US-led air strikes have not stalled IS creeping advance on Assad regime areas. With its oil revenue base in decline, the jihadists have been forced to secure new income generating assets. This has triggered a shift towards central areas around Homs province that are mainly gas producing. In mid-June, IS forces were reported to have blown up a gas pipeline in central Homs province that was being used to supply Damascus and Homs.
Overall gas production in Syria was estimated to have been 5bn cubic metres (cm)/y in 2014, compared to a pre-conflict peak of 8.7bn cm/y. All of this is consumed in domestic electricity generation.
Having ousted pro-regime militias and army forces from the desert town of Palmyra in late May 2015, IS also bagged the area’s two gas fields, Arak and Hail. This is a significant booty as it could deprive Assad of nearly half its gas and power resources, amplifying its bargaining power over the Damascus regime. IS already controls one processing plant: the former Conoco plant south of Dayr az Zawr.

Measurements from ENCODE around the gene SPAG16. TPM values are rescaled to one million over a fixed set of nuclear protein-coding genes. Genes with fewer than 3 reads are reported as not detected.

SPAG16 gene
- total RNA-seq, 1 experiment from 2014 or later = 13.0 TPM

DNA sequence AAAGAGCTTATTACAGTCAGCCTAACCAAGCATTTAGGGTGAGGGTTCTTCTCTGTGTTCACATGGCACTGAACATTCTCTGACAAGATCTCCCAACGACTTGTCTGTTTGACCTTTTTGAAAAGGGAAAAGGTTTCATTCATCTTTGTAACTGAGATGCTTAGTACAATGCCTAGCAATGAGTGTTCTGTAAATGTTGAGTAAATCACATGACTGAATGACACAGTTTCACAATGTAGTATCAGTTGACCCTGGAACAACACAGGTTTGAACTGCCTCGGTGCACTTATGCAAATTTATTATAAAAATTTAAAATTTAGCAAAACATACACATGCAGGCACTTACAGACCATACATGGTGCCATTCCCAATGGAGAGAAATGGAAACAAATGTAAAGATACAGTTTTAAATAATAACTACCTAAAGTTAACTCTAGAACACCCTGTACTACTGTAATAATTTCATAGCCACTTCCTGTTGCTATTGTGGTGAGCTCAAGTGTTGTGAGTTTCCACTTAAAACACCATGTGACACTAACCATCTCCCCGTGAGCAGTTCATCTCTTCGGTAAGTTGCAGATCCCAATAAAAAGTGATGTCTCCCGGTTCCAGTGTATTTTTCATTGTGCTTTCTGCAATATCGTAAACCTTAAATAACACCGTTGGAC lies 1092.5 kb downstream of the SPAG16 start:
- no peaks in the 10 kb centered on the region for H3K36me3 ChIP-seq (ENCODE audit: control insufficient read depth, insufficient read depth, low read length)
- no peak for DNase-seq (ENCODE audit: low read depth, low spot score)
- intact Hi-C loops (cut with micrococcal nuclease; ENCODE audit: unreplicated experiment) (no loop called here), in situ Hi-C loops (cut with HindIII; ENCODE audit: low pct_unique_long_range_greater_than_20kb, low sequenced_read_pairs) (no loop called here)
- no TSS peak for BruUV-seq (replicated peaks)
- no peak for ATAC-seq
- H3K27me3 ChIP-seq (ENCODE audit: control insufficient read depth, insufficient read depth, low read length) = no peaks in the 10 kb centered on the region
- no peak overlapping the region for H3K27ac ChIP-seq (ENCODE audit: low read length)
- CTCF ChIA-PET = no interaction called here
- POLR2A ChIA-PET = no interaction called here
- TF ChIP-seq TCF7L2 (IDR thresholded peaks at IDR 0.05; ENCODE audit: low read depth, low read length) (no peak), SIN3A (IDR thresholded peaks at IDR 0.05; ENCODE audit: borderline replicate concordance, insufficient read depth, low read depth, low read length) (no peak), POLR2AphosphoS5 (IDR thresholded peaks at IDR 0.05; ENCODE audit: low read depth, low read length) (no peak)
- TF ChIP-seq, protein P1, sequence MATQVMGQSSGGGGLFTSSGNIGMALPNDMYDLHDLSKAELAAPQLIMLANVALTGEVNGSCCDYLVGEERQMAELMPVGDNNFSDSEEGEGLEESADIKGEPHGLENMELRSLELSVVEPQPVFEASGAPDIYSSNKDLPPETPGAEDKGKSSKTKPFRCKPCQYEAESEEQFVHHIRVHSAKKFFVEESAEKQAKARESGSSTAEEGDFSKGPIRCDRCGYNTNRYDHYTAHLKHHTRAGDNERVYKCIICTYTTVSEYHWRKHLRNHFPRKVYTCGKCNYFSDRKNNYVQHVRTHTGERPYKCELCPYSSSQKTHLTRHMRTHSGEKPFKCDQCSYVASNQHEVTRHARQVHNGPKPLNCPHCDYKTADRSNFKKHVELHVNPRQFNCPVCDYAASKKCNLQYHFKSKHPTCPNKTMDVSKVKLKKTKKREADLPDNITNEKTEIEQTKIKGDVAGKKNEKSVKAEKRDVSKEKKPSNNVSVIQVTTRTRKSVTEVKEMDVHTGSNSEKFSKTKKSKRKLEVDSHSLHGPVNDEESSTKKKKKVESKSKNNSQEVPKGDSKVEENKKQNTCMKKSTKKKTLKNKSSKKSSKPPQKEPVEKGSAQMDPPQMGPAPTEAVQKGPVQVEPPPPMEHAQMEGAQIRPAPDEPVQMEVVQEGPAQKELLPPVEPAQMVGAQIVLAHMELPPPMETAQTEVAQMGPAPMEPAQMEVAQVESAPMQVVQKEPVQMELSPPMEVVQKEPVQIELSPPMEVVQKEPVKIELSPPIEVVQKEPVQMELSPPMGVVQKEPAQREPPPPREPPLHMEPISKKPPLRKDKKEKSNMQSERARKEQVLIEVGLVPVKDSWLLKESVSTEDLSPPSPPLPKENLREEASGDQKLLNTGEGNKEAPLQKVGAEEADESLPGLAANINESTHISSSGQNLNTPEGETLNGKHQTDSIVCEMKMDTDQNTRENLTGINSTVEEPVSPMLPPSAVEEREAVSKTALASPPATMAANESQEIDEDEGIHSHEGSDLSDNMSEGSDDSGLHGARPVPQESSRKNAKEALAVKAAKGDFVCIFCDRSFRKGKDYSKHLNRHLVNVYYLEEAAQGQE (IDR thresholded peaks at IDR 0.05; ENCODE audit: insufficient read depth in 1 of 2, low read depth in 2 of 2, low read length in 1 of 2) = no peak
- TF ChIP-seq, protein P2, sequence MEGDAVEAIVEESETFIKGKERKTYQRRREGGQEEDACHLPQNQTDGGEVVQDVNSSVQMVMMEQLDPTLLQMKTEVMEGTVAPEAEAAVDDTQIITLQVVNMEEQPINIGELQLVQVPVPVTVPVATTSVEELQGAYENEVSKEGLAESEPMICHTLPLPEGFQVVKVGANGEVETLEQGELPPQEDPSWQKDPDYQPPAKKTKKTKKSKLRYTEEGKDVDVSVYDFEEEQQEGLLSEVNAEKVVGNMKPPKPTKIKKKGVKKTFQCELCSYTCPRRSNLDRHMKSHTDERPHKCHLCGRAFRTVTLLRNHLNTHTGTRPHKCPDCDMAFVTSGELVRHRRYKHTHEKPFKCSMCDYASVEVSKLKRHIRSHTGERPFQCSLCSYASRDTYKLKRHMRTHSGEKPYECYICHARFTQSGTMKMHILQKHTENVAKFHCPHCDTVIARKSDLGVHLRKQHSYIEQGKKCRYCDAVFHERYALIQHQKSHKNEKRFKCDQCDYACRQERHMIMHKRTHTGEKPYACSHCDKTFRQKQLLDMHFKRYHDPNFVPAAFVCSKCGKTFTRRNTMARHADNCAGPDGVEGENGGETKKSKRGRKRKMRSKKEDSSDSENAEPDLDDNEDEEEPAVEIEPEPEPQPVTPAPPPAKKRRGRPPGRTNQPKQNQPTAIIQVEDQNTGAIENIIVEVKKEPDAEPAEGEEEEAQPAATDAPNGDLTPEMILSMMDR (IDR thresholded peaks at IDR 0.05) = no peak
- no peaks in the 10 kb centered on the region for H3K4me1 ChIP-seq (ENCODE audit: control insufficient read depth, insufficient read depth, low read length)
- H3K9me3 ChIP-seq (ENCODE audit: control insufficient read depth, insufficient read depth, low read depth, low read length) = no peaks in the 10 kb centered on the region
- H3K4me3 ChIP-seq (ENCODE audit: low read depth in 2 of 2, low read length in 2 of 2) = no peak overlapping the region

“The capture of Palmyra serves several goals, putting IS in a position to pressure new regime-held areas, but at the same time giving them important economic leverage,” says Yezid Sayigh, a Beirut-based fellow at the Carnegie Endowment Middle East.
The implicit strategy is to deny key vial resources to the regime. To that end, IS blew up a gas pipeline near regime-held Furqlus on 31 May. The Furqlus site encompasses the regime-held Ebla treatment plant formerly operated by Canada’s Suncor, as well as an adjacent Russian-owned treatment and distribution facility, and a large tie-in station connecting to power stations and export terminals to the west. All these are now under threat.